Loggerhead turtles have returned to a Queensland nesting site after more than half their eggs were lost to cyclones, floods and beach erosion last year.

Delighted researchers say the largest loggerhead turtle rookery in the South Pacific is bouncing back after being battered by Queensland’s wild weather last year.

The Mon Repos Conservation Park on the southern end of the Great Barrier Reef was devastated by floods and cyclones, which swept away an estimated 60 per cent of last year’s clutches of eggs.

But the turtles have returned this year and already researchers are reporting hundreds of hatchlings emerging from nests on the site near Bundaberg in Queensland.

Queensland’s loggerhead turtle research program head Col Limpus says the region is vital for the survival of the threatened species.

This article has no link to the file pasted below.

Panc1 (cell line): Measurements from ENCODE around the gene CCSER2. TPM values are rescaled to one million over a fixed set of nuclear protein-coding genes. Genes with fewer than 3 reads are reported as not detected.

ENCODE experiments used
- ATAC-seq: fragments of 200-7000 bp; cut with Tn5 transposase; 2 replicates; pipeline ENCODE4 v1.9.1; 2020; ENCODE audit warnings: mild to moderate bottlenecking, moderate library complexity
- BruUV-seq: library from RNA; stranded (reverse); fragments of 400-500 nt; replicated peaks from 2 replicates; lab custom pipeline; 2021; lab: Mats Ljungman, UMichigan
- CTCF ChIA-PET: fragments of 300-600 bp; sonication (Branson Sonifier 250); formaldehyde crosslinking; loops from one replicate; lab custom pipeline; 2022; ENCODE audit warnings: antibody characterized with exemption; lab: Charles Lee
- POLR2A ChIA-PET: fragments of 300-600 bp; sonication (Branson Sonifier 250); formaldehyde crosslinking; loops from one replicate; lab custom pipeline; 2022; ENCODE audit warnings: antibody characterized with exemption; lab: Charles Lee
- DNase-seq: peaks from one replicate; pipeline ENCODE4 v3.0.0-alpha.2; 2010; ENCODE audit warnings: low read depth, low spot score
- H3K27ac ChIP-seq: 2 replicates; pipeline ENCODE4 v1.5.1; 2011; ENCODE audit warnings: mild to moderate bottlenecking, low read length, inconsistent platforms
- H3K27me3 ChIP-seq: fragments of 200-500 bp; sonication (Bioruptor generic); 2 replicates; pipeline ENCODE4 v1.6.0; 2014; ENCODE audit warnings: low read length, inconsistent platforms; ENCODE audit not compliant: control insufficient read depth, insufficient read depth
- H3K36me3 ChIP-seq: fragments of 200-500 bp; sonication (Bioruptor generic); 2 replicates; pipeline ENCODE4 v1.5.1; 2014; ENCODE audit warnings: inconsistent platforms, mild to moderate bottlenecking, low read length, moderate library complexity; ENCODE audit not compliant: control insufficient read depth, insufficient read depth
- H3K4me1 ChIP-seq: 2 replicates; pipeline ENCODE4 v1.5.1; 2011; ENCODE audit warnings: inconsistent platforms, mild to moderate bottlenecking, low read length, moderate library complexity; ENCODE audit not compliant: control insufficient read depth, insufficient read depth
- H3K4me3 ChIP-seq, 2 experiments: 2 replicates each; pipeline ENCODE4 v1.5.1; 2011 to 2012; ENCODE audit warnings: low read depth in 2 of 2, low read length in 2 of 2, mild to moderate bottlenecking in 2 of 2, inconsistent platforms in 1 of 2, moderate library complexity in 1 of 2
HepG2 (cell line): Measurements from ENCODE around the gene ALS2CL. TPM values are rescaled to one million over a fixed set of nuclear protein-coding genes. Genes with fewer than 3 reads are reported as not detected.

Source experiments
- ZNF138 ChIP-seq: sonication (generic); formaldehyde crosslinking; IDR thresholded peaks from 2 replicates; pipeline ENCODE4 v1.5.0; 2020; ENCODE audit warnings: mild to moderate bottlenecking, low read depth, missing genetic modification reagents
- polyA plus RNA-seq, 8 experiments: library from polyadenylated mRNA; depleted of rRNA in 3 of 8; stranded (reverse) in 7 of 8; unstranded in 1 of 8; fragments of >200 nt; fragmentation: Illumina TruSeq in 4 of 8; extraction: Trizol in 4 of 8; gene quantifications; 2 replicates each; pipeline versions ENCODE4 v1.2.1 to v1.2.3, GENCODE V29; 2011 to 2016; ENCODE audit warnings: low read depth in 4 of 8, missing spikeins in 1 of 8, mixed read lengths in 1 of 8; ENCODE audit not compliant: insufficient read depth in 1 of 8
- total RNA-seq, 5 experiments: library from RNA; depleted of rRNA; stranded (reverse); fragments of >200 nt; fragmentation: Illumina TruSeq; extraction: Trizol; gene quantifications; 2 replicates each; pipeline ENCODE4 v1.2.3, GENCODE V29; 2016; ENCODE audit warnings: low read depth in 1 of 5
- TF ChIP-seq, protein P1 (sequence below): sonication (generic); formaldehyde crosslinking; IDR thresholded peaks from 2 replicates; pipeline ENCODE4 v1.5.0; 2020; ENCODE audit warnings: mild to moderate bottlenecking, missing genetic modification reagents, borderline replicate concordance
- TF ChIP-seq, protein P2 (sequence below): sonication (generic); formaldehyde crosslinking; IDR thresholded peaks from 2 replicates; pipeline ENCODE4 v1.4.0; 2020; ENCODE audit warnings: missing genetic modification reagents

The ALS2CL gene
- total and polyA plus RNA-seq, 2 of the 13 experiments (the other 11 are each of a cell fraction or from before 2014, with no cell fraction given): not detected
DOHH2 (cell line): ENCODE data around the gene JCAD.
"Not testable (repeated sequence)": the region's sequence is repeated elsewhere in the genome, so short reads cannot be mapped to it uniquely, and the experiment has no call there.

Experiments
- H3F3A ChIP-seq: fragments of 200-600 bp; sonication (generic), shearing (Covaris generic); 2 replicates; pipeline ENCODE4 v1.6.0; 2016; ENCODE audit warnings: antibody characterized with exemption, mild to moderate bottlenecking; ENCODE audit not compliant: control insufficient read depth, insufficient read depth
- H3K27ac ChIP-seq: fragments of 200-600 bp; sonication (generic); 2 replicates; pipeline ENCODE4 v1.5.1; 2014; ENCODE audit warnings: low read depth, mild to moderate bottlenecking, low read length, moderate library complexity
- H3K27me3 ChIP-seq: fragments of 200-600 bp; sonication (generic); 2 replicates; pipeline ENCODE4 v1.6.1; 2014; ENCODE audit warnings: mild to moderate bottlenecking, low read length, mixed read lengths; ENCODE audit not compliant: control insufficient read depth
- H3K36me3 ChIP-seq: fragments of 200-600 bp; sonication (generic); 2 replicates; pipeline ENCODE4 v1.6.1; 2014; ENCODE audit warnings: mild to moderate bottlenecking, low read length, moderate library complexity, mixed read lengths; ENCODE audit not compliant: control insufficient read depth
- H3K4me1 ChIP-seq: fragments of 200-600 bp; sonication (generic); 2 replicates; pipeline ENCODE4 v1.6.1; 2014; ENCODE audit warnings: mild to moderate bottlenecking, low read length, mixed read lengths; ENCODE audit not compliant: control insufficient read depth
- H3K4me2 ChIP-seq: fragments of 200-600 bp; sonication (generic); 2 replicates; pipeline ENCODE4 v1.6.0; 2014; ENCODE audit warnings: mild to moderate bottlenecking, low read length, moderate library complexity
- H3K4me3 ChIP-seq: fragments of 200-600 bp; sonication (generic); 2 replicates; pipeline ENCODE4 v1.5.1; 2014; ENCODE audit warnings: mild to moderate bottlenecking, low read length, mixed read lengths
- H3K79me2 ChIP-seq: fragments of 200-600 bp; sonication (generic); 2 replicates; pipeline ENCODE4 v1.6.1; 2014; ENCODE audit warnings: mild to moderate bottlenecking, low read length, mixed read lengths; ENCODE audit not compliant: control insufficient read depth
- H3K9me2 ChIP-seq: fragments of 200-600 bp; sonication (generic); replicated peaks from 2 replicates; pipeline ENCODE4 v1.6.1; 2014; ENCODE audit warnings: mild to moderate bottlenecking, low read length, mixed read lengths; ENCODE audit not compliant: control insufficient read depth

“(Mon Repos) is now supporting the biggest concentration of loggerheads for the whole of the South Pacific,” Dr Limpus said.

“The extensive protection of turtles in the national parks system, this is all way ahead of what almost all other countries are doing on the sort of grand scale for looking after sea turtles.”

It’s believed up to 350 loggerhead turtles will lay up to 130 eggs per clutch during the nesting months of November and January with the hatchlings emerging eight weeks later.

The turtle nesting and hatching is also a popular tourism activity with guided tours attracting as many as 30,000 tourists to the region.

Queensland Parks and Wildlife Services officer Lisa Emmert said it was a relief the turtles had recovered from last year’s setbacks.

“We are really excited to be here and seeing the whole process continue as it does and has done for thousands of years.”